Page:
Madhur Bhandarkar has been unmasking the world of showbiz to the audience for a while now. Be it “Fashion” or “Heroine”, the director has stripped glamour industries naked for his viewers and with “Calendar Girls” he hopes to do the same, or at least promises so.
He showed the world the real and dark side of the entertainment world through these films. When people say the showbiz industry brings in money, fame and name, Madhur showed how it is gained.
Madhur captured the Indian minds and showed them the unknown side of entertainment industry. When the news of his next film ‘Calendar Girls’ broke out, there was a lot of eagerness to watch it, as it was Madhur’s one more realistic film.
The film starts with five ambitious young women setting out on the journey of their lives for the love of fashion. A Bengali, a Muslim, a Catholic, a small town girl and another from a metro get selected to feature in the biggest fashion calendar of the year. On the very first ice breaking session with their photographer Ronit Roy, he probes into the sexual pasts of the girls.
Acres and acres of flesh—pushed-up cleavage, bare legs disappearing under the shortest, flimsiest of shim-shams, swaying washboard abs — is on constant display, cementing every single prejudice spilling out in these times of ravenous tabloidization. If you are a ‘calendar girl’, you must be, a) hot b) easy c) willing-to-compromise d) sleep your way to the top. Fill in the rest of the alphabets.
Bhandarkar has nothing interesting or new to offer in this flick. The girls look clones of each other. Everything looks forced: right from the cheesy dialogues they mouth to their lovemaking scenes! High on melodrama, the film has neither powerful cast nor content!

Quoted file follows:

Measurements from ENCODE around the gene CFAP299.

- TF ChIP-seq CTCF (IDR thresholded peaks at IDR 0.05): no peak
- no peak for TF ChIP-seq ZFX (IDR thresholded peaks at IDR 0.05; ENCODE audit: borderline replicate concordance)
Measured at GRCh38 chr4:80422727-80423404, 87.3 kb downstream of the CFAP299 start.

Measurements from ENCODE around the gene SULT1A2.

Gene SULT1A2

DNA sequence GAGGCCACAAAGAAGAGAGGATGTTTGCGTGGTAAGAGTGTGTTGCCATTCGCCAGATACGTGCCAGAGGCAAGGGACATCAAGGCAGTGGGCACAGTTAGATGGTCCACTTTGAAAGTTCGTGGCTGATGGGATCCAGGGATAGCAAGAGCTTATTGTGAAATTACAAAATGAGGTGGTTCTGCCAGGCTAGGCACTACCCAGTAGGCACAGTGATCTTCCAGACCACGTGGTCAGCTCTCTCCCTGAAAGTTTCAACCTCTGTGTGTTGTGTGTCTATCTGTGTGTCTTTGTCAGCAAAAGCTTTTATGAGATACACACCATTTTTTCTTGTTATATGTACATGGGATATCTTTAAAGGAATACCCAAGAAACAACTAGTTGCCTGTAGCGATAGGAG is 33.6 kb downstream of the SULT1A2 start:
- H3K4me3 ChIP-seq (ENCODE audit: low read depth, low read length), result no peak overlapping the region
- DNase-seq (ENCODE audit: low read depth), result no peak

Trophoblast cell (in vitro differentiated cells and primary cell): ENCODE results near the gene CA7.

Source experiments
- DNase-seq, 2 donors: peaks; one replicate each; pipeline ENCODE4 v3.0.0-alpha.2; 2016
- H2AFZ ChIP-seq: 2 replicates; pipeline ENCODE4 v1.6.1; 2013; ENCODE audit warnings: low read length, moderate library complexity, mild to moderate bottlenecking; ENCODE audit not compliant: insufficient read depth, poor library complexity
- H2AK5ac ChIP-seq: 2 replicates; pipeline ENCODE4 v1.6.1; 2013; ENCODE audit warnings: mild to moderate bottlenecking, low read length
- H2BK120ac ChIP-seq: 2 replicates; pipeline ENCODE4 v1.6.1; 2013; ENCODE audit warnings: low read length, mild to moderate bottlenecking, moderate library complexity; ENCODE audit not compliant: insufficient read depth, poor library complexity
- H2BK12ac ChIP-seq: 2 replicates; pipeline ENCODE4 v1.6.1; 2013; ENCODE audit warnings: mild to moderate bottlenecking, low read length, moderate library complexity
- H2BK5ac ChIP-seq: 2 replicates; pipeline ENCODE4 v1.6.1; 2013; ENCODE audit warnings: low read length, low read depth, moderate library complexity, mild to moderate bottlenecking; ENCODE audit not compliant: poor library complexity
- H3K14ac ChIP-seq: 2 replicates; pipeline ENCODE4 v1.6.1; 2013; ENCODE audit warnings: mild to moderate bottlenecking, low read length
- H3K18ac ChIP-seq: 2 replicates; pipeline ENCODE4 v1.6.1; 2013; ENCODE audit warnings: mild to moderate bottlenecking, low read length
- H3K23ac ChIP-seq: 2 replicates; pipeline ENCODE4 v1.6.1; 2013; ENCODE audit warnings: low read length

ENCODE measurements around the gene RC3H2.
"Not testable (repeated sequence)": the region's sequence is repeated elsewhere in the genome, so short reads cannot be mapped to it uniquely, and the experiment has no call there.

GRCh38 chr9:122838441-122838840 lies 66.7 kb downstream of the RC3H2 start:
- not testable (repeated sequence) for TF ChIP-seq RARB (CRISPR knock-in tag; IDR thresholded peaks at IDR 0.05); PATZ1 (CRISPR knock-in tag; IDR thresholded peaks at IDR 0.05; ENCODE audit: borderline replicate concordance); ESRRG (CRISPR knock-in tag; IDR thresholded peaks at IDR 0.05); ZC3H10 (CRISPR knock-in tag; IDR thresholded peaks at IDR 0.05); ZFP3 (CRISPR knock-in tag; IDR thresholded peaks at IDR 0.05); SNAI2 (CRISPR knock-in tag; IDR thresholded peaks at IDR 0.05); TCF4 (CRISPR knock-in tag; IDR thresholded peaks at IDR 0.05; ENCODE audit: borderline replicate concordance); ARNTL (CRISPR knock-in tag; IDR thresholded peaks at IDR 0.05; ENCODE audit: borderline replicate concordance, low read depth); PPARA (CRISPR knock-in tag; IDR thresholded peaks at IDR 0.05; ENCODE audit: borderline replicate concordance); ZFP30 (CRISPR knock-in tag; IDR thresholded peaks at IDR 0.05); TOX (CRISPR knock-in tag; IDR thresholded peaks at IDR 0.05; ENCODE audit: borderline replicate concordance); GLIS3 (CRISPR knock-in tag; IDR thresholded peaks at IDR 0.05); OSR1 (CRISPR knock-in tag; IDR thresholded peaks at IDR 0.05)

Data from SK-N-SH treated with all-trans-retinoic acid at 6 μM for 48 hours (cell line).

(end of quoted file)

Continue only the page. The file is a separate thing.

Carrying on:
The film traces individual journeys of the girls after their famed calendar shoot. Predictably, everything begins on a high note for the girls and then life happens!
Gay designers, old school filmy managers, shrewd corporates, sleaze balls and high society gossipmongers… You will find these familiar characters even in this flick.
Though, all the five actresses playing the calendar girls, namely Kyra, Avani, Ruhi, Akanksha and Satapura have performed their respective roles to the best of their abilities. They do not land up playing a caricature, which makes their roles very relatable. Even though the men did not have much to do, still, actors like Suhel Sheth, Rohit Roy, Atul Parchure and Keith Sequeira shine in their respective characters.
The music (Meet Bros) is situational. Since the premise of the film did not have any requirement of music, one did not miss the want of a chartbuster song in the film.
Madhur Bhandarkar has always tried to make women centric films exposing the ugly underbelly of society. Here too he tries to do the same and as usual fails miserably. What could have been a thought provoking depiction of the dizzying heights of stardom becomes an unimaginative piece of humdrum. Save yourself the trouble and give this one a miss.